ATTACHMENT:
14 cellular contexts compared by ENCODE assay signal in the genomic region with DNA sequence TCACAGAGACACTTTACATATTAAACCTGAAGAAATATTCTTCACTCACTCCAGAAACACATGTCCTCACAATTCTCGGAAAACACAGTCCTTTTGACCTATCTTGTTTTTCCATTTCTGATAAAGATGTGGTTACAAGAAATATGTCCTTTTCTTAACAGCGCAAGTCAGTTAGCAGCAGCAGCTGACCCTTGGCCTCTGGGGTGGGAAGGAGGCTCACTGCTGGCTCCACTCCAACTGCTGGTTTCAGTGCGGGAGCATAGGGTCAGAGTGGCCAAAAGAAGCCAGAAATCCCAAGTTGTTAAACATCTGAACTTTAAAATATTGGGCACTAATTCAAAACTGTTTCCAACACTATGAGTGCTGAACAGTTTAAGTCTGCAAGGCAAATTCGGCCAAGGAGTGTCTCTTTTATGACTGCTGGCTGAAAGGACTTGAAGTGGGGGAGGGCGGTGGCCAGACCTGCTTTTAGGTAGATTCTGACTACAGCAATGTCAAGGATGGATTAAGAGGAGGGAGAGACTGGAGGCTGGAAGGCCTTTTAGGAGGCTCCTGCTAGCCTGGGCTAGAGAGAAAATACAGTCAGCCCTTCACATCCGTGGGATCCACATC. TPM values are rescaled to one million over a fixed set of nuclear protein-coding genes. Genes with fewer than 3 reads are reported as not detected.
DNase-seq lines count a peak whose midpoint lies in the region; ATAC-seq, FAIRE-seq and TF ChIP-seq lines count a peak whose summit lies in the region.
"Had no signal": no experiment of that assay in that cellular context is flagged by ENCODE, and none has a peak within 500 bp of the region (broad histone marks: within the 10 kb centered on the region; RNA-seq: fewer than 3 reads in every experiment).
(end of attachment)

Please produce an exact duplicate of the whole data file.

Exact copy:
14 cellular contexts compared by ENCODE assay signal in the genomic region with DNA sequence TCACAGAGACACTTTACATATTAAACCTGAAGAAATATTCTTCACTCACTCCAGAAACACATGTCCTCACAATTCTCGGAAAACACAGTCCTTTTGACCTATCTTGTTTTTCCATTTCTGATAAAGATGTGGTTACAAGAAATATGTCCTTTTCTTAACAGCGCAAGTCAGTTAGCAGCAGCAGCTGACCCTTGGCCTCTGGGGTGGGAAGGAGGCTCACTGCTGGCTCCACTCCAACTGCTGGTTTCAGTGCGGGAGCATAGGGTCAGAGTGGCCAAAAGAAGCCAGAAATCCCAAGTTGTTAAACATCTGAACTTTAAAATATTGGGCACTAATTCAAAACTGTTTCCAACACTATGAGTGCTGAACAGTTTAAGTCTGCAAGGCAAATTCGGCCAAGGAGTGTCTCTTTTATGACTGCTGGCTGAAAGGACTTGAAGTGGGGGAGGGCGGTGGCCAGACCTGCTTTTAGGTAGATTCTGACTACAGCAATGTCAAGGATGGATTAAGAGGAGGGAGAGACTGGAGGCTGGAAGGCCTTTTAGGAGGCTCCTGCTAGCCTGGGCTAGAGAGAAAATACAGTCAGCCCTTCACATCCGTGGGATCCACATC. TPM values are rescaled to one million over a fixed set of nuclear protein-coding genes. Genes with fewer than 3 reads are reported as not detected.
DNase-seq lines count a peak whose midpoint lies in the region; ATAC-seq, FAIRE-seq and TF ChIP-seq lines count a peak whose summit lies in the region.
"Had no signal": no experiment of that assay in that cellular context is flagged by ENCODE, and none has a peak within 500 bp of the region (broad histone marks: within the 10 kb centered on the region; RNA-seq: fewer than 3 reads in every experiment).